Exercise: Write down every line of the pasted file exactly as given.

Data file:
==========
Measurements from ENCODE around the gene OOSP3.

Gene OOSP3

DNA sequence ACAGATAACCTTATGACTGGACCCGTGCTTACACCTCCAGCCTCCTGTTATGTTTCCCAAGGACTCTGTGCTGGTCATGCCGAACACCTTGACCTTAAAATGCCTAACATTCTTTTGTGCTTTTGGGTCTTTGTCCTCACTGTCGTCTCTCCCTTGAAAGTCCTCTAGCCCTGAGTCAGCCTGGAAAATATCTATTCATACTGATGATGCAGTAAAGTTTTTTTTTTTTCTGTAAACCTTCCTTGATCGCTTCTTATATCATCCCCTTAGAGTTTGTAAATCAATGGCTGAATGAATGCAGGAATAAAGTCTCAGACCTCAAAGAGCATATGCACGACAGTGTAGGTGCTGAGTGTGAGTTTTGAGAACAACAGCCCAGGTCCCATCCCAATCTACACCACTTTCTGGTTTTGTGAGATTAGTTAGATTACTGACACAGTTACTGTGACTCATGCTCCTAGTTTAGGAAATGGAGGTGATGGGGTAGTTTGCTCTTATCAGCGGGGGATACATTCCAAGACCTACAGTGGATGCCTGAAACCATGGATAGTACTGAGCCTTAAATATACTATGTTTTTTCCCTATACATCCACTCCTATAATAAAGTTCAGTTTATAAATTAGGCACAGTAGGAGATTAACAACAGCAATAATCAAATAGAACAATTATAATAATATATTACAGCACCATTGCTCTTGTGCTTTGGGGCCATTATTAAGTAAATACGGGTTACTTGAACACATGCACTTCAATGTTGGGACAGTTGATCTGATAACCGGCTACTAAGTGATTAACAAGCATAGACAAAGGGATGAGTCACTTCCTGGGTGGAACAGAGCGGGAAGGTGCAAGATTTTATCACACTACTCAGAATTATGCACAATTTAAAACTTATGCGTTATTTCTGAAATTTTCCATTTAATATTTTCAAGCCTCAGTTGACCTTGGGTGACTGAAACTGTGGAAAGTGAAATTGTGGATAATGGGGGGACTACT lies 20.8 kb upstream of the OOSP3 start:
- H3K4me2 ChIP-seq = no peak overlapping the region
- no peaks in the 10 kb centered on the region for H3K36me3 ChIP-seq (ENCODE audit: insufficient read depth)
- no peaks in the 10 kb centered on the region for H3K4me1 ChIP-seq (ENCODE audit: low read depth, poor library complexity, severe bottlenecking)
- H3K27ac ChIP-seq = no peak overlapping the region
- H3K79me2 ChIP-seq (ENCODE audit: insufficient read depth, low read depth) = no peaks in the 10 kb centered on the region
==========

Measurements from ENCODE around the gene OOSP3.

Gene OOSP3

DNA sequence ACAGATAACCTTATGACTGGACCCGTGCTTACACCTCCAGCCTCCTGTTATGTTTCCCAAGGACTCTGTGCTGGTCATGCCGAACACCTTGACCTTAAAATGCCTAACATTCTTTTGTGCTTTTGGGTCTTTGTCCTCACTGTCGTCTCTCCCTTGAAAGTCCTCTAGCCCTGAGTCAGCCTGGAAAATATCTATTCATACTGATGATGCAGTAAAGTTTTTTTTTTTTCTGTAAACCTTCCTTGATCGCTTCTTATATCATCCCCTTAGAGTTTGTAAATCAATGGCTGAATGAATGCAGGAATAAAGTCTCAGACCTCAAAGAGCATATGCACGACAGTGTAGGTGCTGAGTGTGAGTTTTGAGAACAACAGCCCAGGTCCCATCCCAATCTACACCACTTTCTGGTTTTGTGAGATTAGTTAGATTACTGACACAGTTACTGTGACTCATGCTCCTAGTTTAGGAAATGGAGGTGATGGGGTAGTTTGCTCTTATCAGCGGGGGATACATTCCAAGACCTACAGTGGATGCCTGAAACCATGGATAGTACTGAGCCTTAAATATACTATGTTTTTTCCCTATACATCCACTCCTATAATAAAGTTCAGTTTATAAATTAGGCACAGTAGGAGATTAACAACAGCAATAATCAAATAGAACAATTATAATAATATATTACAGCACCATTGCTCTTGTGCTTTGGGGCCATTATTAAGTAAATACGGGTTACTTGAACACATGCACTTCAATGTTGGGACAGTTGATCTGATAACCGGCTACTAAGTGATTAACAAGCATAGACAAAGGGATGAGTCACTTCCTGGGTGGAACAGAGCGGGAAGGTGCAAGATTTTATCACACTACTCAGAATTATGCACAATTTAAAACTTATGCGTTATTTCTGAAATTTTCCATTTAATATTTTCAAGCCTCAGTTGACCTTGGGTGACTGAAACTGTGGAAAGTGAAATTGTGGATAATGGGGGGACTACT lies 20.8 kb upstream of the OOSP3 start:
- H3K4me2 ChIP-seq = no peak overlapping the region
- no peaks in the 10 kb centered on the region for H3K36me3 ChIP-seq (ENCODE audit: insufficient read depth)
- no peaks in the 10 kb centered on the region for H3K4me1 ChIP-seq (ENCODE audit: low read depth, poor library complexity, severe bottlenecking)
- H3K27ac ChIP-seq = no peak overlapping the region
- H3K79me2 ChIP-seq (ENCODE audit: insufficient read depth, low read depth) = no peaks in the 10 kb centered on the region